There are many tests that aid in diagnosing a high ankle sprain. The role of physical exam tests for a high ankle sprain is to assess if there has been an injury to the syndesmotic ligaments. A positive external rotation stress test has been associated with longer recovery times in patients compared to lateral ankle sprains (11). The external rotation stress test is done with the patient seated and their legs hanging off the tables with their knee bent to 90 degrees (3). The tibia should be secured, but not the fibula. The ankle is then externally rotated and a positive test is pain and separation at the distal tibiofibular joint (3, 7).
4) Squeeze test
Another special test looking for a high ankle sprain is the squeeze test. To perform a squeeze test, the patient is seated with his knees hanging off of the table at 90 degrees (3). Then, the provider should externally squeeze the mid calf at the area above the midpoint of the calf (3). A positive test is pain at the level of the ankle. Pain would suggest a syndesmotic injury (7). Compared to the external rotation stress test, the squeeze test has a lower specificity (7).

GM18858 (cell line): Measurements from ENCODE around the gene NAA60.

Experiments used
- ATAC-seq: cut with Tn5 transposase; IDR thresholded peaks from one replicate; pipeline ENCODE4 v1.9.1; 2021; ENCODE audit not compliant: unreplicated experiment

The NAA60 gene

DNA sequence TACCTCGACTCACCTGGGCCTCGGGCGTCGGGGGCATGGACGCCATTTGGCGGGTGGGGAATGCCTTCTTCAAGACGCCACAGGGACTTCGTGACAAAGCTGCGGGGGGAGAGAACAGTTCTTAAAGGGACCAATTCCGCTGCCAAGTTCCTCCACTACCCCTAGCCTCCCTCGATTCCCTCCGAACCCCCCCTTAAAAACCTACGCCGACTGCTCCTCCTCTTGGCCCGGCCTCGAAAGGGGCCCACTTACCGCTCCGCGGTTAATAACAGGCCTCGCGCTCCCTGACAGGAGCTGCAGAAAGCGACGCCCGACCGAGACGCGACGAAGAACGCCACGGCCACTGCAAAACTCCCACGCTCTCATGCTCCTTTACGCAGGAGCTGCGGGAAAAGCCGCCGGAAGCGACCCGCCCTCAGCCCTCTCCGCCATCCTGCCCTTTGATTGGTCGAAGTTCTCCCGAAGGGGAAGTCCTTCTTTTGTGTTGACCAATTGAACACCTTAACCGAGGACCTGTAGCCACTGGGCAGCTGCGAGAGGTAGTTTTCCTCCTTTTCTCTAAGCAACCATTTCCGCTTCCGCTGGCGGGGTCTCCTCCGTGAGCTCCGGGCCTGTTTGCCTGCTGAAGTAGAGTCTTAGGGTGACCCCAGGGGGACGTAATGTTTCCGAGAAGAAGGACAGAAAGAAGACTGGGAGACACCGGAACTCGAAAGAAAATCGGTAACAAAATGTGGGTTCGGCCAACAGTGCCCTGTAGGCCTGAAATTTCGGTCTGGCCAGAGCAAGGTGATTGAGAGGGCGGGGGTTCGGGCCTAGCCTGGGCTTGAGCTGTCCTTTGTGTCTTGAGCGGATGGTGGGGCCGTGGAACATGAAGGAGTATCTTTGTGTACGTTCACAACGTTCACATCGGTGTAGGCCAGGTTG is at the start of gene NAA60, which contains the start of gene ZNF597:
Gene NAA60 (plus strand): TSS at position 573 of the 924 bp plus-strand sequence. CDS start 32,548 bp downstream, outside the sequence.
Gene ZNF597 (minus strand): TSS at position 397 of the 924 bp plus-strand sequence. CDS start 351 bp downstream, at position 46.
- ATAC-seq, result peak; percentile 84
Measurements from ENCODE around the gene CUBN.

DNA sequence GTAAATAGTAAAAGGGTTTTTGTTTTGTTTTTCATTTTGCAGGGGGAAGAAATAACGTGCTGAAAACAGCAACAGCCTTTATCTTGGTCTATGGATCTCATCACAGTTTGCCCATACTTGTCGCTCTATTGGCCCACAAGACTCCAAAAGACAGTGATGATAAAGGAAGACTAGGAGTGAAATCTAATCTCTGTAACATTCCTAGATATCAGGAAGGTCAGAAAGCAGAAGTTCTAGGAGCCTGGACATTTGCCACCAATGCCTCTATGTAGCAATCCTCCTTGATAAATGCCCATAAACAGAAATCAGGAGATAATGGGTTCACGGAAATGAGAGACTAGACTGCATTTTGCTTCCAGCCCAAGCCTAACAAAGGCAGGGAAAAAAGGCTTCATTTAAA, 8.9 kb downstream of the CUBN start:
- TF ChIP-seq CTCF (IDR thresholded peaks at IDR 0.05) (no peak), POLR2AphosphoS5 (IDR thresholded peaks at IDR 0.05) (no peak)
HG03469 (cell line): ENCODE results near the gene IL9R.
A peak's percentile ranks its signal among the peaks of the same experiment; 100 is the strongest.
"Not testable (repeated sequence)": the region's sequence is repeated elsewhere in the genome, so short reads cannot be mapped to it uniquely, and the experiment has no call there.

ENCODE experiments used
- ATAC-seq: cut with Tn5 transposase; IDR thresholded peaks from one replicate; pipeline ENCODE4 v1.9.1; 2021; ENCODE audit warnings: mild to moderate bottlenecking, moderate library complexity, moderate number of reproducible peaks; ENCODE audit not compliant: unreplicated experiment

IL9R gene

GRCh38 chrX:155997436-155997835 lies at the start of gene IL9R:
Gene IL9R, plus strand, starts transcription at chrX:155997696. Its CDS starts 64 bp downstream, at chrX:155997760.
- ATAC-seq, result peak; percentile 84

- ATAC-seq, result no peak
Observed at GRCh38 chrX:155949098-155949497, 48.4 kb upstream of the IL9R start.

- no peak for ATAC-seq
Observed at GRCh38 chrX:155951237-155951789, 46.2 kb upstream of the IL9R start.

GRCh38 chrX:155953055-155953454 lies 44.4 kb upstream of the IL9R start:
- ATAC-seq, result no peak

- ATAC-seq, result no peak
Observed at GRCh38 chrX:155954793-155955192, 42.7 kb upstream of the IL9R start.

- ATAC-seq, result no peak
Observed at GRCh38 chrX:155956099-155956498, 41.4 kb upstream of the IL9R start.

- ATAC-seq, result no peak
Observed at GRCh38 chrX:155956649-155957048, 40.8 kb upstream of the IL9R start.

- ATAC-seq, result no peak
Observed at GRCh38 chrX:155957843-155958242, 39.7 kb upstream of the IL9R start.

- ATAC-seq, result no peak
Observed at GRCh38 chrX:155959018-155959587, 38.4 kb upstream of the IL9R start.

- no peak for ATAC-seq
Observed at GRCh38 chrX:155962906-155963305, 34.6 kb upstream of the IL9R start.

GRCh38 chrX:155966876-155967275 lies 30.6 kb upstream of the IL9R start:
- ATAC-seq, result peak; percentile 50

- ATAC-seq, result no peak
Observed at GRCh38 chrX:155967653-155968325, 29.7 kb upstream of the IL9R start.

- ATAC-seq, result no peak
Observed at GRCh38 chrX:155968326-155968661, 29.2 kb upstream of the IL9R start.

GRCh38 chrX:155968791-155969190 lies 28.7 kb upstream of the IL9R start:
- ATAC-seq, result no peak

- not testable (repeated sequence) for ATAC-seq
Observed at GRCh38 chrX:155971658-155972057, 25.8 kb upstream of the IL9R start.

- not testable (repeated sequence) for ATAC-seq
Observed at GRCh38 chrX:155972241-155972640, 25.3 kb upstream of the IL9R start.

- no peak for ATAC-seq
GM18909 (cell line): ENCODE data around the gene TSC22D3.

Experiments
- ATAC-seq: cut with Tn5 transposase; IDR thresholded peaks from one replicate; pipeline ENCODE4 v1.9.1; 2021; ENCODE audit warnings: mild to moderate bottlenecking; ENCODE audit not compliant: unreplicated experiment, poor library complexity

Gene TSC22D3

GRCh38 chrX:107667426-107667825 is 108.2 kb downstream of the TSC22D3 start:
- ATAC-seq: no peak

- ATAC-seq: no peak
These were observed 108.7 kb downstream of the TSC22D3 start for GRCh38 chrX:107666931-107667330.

5) Talar tilt
The talar tilt test is used when evaluating for injury to the calcaneofibular and anterior talofibular ligament (6). One hand is used to stabilize the distal tibia and the other hand grasps the patient’s heel. The patient’s ankle is then stressed with a varus force in order to assess for ligament laxity (6). Both ankles should be assessed and a difference greater than 10 degrees would be a positive test (6).
6) Anterior drawer
The anterior drawer test helps to determine ligament laxity in lateral ankle sprains. The patient should be seated with their legs hanging off the table at 90 degrees (9). One hand will grasp the patient’s heel and plantar flex the ankle to 10 degrees (9). The other hand will be holding the distal portion of the tibia (9). Gentle translation forward is applied to the heel. The physician is evaluating for a dimple to appear just anterior to the lateral malleolus, which would suggest a rupture of the anterior talofibular ligament (9).